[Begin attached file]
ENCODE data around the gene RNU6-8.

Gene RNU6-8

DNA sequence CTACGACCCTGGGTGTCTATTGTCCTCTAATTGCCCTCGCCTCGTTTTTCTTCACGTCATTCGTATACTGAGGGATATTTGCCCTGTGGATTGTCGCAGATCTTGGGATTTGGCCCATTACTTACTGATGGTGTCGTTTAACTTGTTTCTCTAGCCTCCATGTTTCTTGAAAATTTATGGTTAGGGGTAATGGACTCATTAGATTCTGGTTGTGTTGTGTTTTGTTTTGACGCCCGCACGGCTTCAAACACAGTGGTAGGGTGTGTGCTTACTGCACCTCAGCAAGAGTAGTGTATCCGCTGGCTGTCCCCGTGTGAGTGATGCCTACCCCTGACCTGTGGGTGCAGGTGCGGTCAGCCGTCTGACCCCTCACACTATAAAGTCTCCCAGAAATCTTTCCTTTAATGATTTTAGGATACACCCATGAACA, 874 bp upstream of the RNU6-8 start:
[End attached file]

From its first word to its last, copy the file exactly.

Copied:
ENCODE data around the gene RNU6-8.

Gene RNU6-8

DNA sequence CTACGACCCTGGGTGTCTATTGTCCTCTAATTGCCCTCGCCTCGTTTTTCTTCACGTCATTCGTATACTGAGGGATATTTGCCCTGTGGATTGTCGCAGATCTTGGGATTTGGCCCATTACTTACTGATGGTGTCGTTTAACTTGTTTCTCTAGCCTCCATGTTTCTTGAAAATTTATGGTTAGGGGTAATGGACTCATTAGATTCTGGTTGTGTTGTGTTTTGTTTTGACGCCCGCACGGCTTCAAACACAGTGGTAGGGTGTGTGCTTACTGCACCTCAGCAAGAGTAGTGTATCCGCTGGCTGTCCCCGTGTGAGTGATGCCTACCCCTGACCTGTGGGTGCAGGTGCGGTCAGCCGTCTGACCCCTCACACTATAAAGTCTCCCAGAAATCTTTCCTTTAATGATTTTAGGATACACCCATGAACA, 874 bp upstream of the RNU6-8 start: